Almost all historians Post-Reformation (mid-16th century) belonged to the established church and if they made allusion at all to the Catholic faith, it was normally in the most derogatory and insulting terms, calling the believers Papists.
Bradshaw (1820) though an exception, continues to relegate the religion of the great majority to next to final place in his synopsis of houses of worship and fails to name the ministers – though he is careful to name all others, even the secessionists. That the Seceders (as Bradshaw terms them) – those worshipping in the Meeting House of Church Street (soon to have John Mitchel’s father as minister and the son and his friend John Martin as worshippers) or the Methodist chapel in William Street – came last of all may help to explain why these were represented out of all proportion in the ranks of the United Irishmen, a generation earlier.
But from Bradshaw we learn that, for centuries after the Reformation Catholics continued to worship in the ‘chapel [which] was that which appertained to the monastery’. Indeed as Bradshaw writes in 1820, he can aver that ‘some remains of it were standing about eighty years ago’.
Yet the eighteenth century was the time of strict enforcement of the penal laws, designed specifically to remove the ancient faith from people’s hearts and from the land completely. But priests, who were hunted like wild animals -none more so than bishops, and this was the era of Saint Oliver Plunkett – were still able to administer to their flocks in barns or in remote outdoor areas such as Ballyholland Mass Rock, which still sees an annual pilgrimage in thanksgiving to those who ‘kept the faith’.
This Catholic chapel was located somewhere in the vicinity of present day Abbey Yard/Boat Street and Bradshaw notes ..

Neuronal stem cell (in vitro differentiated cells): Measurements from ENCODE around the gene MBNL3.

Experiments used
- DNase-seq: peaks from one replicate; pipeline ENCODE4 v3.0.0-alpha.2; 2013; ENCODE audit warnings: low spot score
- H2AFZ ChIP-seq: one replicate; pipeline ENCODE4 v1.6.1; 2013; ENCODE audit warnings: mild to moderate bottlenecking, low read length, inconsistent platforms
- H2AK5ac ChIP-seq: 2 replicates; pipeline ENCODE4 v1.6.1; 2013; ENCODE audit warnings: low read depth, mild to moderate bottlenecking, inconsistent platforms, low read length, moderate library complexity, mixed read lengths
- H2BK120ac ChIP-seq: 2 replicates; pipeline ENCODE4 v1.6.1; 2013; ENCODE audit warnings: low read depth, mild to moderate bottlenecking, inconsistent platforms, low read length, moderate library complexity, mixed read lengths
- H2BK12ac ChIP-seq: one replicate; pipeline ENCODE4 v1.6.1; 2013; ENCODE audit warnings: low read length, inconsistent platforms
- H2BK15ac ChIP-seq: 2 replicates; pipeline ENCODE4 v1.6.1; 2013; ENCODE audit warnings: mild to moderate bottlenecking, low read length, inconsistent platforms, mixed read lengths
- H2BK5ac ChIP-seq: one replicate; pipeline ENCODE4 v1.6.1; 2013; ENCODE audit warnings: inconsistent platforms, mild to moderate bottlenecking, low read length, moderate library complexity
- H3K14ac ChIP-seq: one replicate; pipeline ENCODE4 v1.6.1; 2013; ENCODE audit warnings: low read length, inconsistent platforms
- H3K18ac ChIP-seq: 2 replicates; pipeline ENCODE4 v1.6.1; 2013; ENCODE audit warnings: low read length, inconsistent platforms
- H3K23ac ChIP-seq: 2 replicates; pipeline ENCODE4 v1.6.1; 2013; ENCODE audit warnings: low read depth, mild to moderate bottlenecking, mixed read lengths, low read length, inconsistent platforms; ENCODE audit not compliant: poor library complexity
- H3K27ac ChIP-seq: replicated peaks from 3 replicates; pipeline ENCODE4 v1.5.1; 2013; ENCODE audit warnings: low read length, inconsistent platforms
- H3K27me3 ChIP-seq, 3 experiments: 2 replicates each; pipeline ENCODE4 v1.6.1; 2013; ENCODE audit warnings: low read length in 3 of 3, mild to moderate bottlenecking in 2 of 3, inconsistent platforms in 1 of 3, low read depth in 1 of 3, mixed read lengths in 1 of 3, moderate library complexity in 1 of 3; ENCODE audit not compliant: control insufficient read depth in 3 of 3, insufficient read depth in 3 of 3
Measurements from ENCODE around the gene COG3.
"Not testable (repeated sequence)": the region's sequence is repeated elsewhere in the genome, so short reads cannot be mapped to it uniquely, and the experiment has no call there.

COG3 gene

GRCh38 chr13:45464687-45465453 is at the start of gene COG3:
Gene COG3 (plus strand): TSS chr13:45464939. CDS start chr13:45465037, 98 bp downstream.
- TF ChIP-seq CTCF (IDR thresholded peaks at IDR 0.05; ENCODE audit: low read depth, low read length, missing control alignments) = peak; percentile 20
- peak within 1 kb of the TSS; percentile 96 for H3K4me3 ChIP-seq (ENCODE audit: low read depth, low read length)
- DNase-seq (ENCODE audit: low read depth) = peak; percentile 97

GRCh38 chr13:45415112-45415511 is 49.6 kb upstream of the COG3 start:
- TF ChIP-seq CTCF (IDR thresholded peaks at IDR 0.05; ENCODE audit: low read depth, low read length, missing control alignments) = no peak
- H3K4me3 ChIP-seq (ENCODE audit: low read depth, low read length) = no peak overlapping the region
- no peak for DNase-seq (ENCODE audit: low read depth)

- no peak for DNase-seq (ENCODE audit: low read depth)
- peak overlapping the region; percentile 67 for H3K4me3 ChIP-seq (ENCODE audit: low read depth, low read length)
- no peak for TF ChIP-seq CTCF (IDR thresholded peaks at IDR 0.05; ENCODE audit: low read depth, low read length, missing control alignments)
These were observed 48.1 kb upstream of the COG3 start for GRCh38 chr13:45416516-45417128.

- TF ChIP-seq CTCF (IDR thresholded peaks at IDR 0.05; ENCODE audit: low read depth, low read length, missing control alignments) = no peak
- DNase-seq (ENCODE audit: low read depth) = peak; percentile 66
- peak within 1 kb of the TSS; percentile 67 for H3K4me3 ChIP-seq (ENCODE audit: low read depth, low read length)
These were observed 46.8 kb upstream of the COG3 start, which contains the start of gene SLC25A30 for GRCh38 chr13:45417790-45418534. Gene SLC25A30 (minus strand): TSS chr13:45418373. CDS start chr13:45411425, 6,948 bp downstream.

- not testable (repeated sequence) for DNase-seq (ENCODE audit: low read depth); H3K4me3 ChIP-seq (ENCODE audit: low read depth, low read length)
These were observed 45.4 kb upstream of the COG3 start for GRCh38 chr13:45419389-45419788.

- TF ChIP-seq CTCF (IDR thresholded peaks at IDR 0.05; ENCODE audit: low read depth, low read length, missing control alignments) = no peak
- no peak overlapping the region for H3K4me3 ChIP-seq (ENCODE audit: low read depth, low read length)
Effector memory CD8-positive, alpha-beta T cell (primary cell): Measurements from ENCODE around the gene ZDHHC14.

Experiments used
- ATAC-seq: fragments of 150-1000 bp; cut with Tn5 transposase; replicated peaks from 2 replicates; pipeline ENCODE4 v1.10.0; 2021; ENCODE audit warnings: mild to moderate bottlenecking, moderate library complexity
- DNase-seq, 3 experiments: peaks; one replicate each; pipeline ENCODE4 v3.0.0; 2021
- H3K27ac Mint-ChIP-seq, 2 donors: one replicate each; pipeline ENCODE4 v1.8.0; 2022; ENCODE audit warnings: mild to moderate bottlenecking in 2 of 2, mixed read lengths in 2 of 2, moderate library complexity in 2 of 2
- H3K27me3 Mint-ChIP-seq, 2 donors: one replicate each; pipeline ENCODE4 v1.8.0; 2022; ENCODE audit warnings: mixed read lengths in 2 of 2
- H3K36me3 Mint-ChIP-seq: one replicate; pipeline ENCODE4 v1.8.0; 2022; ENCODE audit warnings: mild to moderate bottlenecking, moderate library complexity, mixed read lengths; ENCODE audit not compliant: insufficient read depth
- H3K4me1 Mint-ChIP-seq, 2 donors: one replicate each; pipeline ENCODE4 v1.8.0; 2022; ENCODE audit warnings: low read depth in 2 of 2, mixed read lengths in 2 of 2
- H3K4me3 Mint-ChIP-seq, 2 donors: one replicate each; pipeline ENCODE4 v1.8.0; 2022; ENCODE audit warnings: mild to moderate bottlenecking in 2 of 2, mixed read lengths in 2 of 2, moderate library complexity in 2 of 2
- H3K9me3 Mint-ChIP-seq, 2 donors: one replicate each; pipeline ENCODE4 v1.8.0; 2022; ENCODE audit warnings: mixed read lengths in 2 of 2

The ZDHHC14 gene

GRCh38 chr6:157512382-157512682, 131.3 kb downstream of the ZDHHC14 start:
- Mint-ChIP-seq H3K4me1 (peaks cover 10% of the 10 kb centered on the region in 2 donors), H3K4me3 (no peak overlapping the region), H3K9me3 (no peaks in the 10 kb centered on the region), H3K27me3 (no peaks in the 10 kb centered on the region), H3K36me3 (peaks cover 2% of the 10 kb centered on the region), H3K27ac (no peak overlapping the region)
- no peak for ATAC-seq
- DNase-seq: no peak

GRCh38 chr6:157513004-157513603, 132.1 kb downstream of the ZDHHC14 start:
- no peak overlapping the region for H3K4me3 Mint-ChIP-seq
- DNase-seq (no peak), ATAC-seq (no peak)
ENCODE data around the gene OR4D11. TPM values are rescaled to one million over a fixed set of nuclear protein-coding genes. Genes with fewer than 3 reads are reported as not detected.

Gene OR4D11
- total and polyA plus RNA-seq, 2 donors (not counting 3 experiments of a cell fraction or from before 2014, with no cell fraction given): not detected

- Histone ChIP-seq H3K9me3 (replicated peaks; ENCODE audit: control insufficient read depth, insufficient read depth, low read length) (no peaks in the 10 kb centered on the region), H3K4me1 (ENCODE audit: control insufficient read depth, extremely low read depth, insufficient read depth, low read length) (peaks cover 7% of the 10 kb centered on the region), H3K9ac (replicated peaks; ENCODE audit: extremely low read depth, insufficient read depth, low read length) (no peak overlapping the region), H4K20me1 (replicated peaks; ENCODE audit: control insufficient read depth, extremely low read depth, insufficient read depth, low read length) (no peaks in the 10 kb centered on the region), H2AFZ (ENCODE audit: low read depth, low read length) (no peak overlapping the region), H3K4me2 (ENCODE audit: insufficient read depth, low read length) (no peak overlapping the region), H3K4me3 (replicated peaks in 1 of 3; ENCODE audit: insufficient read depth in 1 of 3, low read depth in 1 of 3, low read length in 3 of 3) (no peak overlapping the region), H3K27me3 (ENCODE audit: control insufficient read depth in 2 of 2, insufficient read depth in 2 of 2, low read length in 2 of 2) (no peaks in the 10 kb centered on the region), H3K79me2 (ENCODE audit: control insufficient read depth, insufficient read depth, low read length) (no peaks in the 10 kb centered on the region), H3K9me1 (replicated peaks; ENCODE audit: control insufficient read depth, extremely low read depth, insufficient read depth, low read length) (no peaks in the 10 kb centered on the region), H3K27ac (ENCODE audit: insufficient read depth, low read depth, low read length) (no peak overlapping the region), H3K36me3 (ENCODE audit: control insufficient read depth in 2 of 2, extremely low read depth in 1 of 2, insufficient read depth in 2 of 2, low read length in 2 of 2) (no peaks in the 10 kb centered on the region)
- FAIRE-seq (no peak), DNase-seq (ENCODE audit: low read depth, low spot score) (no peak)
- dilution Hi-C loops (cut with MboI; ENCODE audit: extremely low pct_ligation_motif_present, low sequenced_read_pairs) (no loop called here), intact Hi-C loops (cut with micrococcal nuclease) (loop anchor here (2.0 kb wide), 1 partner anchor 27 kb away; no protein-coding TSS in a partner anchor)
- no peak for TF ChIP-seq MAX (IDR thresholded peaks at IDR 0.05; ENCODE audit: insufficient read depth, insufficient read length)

‘The former cemetery and the most ancient Catholic chapel of the town were situated in Boat Street, at the place now occupied as a potato market. On opening the street and levelling the ground at this place – a thing which occasioned murmuring – great heaps of human remains were displaced, of which large quantities were carried away and deposited in the present Catholic burying ground (St Mary’s cemetery). Much of the earth raised on this occasion was taken to fill up a large hollow between Boat Street and the Dublin Bridge.’
Some relaxation of the penal laws began to be felt towards the end of that century, for the ‘Old Chapel’ we know dates to the year 1789. Bradshaw continues …
‘The present Catholic chapel is situated at that extremity of Boat Street which is now denominated Chapel Street, on a rising ground, at the bottom of which the former chapel had stood. The inhabitants of Newry of all denominations contributed very liberally to it.
It is a large, well-built house with three galleries and has a spacious burying ground connected with it, part of which was given by the late Lord Kilmorey. The ground for the new chapel was given by Mr Nedham: and the present Lord Kilmorey presented the parish with a handsome organ which is now used in public worship.
Doctor Lennon left